Well, the floors are about 25,000 square feet apiece (they’re larger in the base). We’re not yet marketing the top tower floors but we are talking to a couple of tenants for space at the bottom of the building for a fairly substantial block. The top will take care of itself when we can take people up and show them how stunning those will be. You get great park views but mostly Hudson River views and the good river views start at floor 16. We’d be about 50 percent full if we fill the base.
What are asking rents in the building?
The top of the building will be very different than the bottom. Obviously, the bottom will not be triple digits. Let me leave it at that.
You’re into art and helped with the installation of a gallery of painting in the atrium of 601 Lexington Avenue. Can you talk about that for a moment? What role does art play in an office building?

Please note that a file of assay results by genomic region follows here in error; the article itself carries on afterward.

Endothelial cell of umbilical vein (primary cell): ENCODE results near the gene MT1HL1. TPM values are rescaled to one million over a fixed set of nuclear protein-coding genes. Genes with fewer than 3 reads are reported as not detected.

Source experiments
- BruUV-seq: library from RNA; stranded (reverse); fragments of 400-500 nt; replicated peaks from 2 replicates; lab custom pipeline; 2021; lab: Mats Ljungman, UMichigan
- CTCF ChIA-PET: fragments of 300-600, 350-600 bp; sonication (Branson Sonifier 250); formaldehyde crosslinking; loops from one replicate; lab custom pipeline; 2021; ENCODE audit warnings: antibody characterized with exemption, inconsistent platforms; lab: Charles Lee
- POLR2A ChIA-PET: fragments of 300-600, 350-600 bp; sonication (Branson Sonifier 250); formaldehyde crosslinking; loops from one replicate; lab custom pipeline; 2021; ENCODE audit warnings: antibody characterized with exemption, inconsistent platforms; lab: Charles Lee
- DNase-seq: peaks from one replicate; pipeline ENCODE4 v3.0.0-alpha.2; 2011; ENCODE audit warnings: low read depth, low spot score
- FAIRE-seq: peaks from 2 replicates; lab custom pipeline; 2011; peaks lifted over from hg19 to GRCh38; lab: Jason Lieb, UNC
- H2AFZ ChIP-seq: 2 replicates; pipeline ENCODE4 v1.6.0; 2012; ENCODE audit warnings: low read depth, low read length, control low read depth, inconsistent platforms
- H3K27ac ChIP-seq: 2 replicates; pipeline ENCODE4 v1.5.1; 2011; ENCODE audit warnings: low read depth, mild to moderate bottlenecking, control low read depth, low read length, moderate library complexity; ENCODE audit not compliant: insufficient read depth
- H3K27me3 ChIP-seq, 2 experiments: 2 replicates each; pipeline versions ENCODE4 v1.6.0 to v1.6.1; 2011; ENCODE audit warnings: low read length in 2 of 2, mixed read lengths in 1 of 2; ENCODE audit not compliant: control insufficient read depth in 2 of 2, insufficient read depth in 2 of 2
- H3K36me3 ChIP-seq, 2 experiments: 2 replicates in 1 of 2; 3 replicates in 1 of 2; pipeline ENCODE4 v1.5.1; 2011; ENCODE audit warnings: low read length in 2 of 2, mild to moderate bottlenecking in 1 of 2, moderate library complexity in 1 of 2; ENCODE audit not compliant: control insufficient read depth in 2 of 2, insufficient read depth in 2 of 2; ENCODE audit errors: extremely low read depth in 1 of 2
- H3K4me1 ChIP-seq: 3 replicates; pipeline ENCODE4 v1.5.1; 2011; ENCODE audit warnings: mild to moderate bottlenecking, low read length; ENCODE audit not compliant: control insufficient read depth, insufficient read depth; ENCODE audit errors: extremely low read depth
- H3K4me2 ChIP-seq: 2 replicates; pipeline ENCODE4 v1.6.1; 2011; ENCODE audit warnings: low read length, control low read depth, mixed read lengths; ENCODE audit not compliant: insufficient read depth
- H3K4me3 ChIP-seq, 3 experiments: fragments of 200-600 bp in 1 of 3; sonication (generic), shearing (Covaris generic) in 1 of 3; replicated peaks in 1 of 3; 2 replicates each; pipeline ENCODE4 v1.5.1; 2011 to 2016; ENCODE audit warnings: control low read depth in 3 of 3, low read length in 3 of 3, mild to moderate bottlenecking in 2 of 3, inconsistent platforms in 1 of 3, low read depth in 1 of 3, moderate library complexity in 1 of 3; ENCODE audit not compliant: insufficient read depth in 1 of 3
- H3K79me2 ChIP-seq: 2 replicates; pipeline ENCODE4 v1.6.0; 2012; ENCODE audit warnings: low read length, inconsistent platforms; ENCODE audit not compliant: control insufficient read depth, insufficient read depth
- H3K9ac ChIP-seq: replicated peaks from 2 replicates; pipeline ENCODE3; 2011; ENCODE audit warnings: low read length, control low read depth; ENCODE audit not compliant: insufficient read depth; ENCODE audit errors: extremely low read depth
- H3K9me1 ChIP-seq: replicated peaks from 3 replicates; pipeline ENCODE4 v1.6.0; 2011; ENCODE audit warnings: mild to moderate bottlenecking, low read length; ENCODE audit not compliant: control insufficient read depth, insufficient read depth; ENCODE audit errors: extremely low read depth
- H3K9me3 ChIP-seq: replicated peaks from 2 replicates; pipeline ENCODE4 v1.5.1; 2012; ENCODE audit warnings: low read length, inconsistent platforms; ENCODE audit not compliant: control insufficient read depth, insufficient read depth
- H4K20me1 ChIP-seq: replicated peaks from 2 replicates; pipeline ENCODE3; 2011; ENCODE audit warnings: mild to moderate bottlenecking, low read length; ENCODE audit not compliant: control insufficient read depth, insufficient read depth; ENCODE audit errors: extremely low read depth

Well, art definitely has a place in buildings, but some buildings have such a strong design character they don’t need it. There will not be artwork in 250 West 55th Street but the back wall of that lobby will be a water feature where water will be trickling down a wire mesh screen, something like 20 feet high. It goes wall to wall, floor to ceiling. It’s going to be quite beautiful and some might consider it a work of art. When we talk about 599 Lexington you could describe it as the property with the big Stella in the lobby [a large painting by artist Frank Stella hangs there]. It can be defining.